Egypt will witness the last meteor showers of 2022 on Wednesday namely the Ursa Minor meteor showers, famous for the Bears meteors.
The meteor shower will be visible in the sky at night and will continue until dawn on Thursday.
The Lesser Bear meteors are also known as the Bears or Bears Meteors, and they are light meteor showers, at about ten meteors per hour.
These meteor showers are formed as a result of dust debris scattered along the orbit of the comet Tuttle, discovered in 1790. These meteors fall as if they were coming from the Ursa Minor group near the North Star, which is the reason for its name.
The Bear meteors are usually active annually from December 17 to December 25, and its peak is on the night of December 21.
This year the moon will not affect the vision of these meteors, as meteor showers are generally visible with the naked eye and do not need binoculars or astronomical telescopes.
For better visibility, it is required to be away from city lighting and to have a sky clear of clouds, dust, and also water vapor.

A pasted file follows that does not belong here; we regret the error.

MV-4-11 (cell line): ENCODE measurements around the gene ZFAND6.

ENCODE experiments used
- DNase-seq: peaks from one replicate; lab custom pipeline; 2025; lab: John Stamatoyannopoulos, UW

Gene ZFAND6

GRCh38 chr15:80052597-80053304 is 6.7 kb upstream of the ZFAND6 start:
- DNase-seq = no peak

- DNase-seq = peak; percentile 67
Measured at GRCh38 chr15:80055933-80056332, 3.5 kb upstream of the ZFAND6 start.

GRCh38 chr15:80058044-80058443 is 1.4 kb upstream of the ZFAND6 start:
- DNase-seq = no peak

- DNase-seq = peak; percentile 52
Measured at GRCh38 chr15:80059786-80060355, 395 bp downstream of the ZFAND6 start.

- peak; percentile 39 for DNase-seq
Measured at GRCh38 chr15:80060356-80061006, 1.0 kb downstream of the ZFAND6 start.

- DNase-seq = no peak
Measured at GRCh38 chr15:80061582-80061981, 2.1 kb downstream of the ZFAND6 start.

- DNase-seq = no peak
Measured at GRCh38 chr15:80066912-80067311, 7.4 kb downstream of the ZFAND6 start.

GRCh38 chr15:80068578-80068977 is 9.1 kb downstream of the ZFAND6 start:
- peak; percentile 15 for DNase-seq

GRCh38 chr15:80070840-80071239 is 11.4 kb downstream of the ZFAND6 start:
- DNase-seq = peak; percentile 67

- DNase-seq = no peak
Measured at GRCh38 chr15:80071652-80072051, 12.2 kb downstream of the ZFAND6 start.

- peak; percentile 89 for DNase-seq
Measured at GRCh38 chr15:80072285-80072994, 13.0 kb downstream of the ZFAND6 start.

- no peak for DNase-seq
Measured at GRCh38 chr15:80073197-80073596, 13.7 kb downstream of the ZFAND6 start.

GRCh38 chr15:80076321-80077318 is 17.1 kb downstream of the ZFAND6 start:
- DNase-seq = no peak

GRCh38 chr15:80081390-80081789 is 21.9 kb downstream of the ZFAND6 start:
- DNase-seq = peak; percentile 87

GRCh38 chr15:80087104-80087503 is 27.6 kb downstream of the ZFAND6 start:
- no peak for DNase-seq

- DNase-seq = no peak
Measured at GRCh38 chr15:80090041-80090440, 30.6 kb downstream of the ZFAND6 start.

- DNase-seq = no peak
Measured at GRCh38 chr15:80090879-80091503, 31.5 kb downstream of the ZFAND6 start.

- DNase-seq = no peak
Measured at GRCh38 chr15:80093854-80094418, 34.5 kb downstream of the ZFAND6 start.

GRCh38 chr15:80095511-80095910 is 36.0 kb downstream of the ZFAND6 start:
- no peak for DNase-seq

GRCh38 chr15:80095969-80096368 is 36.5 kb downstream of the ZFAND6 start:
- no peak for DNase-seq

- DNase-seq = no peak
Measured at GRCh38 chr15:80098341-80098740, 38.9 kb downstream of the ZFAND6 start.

Tonight also witnesses the occurrence of another astronomical phenomenon, the elongation of Mercury.
The planet Mercury will reach its maximum elongation of 20.1 degrees from the sun in the sky.
Tonight, December 21 is the best time to watch and photograph the planet, as it will be at its highest point above the western horizon in the sky after direct sunset.
And Egypt’s skies on Thursday will be witness to the conjunction of the moon and the giant star Antares, or “the heart of the scorpion”.
Antares is a red giant star, and its mass is estimated at ten times the mass of the sun, according to the Astronomical Research Institute, which is 600 light years from Earth.
It is the brightest star in the constellation Scorpio.
The conjunction of the moon and the star of Antares will be seen before sunrise at 5:45 am, on Thursday, until it disappears due to the intensity of the morning twilight with sunrise.